Did you hear the repetition, and did this appearance of two opposing words catch your attention? I trust you were drawn to “foolish” and “prudent”, and you were asking how people at the time of Yeshua would have understood these contrasting words from the Hebrew Scriptures. You can use a concordance to learn the Greek words, μωρός (moros), from which we get the English word “moron”, and φρόνιμος (phronimos), which means wise and sensible. You can find where these two Greek words are used in the Septuagint translation, or you can simply use the concordance to find where the English translations of “foolish” and “prudent” appear.

Since the concept of foolish and prudent are prevalent in the Hebrew Scriptures, this should be an easy task. Take, for example, the first appearance of μωρός in what would have been a well-known passage in Deuteronomy 32:4-6. “Do you thus repay the Lord, O foolish [μωρός] and unwise people? Is not He your Father who has bought you? He has made you and established you” (Dt 32:6). Those who do not know the Lord God are certainly foolish. They are “unwise,” that is, they are not prudent with wisdom in the knowledge of God.

Your search in a concordance for “foolish” and “prudent” may have led you to the Book of Proverbs where this contrast is prevalent. The foolish ones are walking in the ways of the world, but the prudent or wise ones are walking in righteousness.

“A prudent man conceals knowledge, but the heart of fools  proclaims folly.” Proverbs 12:23

“Even a fool, when he keeps silent, is considered wise; when he closes his lips, he is considered prudent.” Proverbs 17:28

But wait! Are you startled by the parable? Isn’t there something strange about the Parable of the Ten Virgins? Are you troubled about the virgins, who are symbolic of being sinless, yet five are described as foolish “morons”? The answer to this disconcerting situation is in the way they handle their lamps. The light that shines from the lamp represents God, and lighting the lamps conveys putting knowledge of the Law into action, which leads to righteous behavior. The oil in the lamps is the fuel that causes the lamp to shine. As believers in Christ, we have the gift of the Holy Spirit in us, but to what extent are you operating the gift to walk in the ways of the Law to shine the light of God?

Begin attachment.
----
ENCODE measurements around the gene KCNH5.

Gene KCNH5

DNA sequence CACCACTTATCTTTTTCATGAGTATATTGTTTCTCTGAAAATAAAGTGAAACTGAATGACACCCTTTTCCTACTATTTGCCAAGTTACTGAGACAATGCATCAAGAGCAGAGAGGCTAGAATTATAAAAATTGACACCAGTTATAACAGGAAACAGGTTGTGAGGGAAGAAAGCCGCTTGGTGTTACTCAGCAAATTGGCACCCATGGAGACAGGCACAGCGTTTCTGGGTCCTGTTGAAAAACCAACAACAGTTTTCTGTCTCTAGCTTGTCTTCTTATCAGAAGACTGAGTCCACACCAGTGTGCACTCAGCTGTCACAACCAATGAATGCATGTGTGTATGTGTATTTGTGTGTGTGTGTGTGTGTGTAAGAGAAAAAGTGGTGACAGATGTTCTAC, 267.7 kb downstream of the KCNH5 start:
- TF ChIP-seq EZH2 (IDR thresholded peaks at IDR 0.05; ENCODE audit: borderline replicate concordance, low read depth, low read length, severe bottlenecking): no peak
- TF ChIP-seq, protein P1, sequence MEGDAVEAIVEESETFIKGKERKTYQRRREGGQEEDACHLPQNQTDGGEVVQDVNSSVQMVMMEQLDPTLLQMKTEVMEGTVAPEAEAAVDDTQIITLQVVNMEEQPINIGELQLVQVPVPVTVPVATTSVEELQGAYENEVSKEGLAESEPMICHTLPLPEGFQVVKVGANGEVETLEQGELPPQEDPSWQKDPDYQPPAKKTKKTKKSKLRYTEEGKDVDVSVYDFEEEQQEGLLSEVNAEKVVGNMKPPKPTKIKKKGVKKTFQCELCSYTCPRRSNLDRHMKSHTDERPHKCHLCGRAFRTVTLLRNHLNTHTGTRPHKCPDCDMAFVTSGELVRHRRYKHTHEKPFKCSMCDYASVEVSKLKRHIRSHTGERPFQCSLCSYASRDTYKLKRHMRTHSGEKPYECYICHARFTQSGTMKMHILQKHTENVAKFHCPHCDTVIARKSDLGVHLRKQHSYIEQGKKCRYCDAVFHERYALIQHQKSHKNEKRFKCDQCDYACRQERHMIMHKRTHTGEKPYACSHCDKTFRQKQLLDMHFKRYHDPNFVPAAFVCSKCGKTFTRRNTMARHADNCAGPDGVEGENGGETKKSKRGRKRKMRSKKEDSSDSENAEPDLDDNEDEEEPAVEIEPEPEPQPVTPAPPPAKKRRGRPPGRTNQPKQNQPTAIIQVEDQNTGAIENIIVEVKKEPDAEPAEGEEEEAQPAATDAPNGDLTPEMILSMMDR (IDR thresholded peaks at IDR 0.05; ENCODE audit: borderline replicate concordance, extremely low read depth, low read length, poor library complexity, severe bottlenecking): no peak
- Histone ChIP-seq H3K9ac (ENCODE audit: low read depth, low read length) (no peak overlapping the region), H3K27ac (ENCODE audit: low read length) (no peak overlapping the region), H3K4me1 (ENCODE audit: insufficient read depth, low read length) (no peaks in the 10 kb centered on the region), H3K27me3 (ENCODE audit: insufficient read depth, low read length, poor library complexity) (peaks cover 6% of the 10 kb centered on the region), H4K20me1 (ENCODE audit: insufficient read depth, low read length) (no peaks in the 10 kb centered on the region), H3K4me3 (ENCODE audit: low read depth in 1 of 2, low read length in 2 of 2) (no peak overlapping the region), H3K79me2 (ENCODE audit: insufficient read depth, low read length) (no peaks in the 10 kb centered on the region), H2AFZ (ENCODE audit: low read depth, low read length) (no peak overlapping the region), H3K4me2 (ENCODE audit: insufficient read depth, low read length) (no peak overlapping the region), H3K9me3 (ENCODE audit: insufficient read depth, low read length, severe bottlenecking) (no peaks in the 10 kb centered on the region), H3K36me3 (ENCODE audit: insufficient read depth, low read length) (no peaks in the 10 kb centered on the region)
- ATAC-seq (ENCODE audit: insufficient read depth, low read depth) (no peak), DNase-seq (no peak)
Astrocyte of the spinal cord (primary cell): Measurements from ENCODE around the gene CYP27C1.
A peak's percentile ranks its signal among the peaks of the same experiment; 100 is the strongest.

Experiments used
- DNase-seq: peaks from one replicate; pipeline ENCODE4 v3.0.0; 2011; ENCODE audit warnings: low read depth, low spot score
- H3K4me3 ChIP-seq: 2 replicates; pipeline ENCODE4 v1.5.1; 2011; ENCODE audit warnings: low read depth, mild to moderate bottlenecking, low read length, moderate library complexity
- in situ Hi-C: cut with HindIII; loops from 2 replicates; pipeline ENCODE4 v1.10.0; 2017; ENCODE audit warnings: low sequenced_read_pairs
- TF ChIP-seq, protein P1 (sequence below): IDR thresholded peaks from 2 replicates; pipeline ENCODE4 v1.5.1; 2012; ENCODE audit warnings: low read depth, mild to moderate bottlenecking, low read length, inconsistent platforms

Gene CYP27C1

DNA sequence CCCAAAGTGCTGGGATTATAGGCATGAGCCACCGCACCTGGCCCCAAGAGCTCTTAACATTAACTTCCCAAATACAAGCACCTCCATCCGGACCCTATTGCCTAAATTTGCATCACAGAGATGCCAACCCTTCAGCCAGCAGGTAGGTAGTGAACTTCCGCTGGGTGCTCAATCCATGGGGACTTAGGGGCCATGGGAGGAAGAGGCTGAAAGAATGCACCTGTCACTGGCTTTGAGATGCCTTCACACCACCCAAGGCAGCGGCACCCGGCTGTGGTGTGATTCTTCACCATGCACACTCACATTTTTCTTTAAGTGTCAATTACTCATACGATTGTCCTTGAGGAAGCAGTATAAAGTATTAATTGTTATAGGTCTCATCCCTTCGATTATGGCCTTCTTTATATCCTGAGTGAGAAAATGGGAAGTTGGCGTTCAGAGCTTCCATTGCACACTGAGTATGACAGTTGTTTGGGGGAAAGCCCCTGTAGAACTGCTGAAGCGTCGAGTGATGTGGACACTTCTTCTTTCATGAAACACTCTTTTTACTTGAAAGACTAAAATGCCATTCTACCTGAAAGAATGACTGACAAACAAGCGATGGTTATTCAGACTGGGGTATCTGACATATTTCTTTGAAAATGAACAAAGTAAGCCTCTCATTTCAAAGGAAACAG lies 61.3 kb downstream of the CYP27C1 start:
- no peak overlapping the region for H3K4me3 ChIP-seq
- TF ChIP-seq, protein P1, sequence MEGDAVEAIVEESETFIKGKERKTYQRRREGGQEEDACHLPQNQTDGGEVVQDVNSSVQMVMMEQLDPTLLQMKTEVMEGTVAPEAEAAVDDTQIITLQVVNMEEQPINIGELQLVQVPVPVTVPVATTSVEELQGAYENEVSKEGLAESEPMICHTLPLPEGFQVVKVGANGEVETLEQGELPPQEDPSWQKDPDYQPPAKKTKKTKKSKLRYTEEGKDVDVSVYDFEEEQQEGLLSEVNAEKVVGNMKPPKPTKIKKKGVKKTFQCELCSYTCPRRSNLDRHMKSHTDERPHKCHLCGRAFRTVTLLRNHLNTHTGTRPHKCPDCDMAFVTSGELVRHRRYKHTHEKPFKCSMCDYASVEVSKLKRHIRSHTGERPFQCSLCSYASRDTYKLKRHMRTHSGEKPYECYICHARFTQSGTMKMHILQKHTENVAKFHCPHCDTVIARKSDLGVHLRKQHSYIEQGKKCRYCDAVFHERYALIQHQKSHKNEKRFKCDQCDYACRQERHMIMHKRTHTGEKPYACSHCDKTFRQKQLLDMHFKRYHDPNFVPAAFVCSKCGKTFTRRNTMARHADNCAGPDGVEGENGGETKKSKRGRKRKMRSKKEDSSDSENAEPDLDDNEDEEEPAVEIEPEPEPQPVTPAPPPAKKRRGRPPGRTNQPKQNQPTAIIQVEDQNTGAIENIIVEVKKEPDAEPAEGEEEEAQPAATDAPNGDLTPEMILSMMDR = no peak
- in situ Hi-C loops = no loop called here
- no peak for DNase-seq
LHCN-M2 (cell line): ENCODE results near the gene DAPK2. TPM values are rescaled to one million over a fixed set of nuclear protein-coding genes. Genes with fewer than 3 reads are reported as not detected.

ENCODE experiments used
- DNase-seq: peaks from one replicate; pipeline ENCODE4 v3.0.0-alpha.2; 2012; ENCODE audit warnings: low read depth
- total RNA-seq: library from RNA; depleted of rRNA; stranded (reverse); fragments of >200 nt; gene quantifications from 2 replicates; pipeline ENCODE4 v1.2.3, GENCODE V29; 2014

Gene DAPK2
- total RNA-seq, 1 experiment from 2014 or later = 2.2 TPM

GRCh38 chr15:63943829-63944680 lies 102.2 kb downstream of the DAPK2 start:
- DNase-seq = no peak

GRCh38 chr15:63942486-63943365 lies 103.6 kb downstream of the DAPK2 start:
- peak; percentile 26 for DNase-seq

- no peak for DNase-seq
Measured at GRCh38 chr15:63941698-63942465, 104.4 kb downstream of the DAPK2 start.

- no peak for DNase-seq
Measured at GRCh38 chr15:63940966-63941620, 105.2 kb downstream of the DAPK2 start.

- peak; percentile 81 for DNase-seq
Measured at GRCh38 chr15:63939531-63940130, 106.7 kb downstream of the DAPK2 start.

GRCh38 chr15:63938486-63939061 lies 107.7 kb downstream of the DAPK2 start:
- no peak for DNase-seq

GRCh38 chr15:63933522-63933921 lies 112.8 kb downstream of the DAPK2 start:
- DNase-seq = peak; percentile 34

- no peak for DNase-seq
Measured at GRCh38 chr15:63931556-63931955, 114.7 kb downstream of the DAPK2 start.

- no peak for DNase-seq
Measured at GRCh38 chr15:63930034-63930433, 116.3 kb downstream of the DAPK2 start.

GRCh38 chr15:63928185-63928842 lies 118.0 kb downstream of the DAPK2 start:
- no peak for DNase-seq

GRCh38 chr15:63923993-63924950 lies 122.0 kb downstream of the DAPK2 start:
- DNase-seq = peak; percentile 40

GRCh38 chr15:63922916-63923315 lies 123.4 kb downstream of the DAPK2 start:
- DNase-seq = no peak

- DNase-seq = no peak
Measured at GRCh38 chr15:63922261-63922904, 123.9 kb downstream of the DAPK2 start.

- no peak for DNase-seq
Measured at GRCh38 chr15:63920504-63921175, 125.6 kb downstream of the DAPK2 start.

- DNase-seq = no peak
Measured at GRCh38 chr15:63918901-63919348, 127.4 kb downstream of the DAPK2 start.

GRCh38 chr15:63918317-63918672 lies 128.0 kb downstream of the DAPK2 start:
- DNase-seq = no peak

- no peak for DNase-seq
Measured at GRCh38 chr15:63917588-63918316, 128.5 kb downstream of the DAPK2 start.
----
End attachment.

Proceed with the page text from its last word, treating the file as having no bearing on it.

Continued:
We learn that “when the foolish took their lamps, they took no oil with them, but the prudent took oil in flasks along with their lamps.” Five of the ten virgins were not lighting their lamps with oil. That is, they were not lighting their knowledge of the Law to walk with God in His presence.

However, we are still puzzled, because those who have no oil for their lamps are virgins. We need to continue listening to the words of Yeshua to understand about God’s choice of those who are worthy to be joined with the bridegroom at the wedding banquet.

Now while the bridegroom was delaying, they all got drowsy and began to sleep.
But at midnight there was a shout, ‘Behold, the bridegroom! Come out to meet him.’
Then all those virgins rose and trimmed their lamps.
The foolish said to the prudent, ‘Give us some of your oil, for our lamps are going out’.
But the prudent answered, ‘No, there will not be enough for us and you too; go instead to the dealers and buy some for yourselves. (Mat 25:5-9)

I suggest that the answer to our puzzle is in the context in which Yeshua was teaching. We learn that he had come to Jerusalem during the Passover, and he will soon be put to death by crucifixion. However, before that tragic event we find him teaching in the temple grounds where “the chief priests and the elders of the people came to Him while He was teaching, and said, ‘By what authority are You doing these things, and who gave You this authority’” (Mat 21:23). What follows are numerous teachings and parables, and our Parable of the Ten Virgins is one of them. Thus, Yeshua was addressing the parables to both the unrighteous leaders of God’s people using stern words of correction, and to the people themselves to whom he directed words of instruction and encouragement.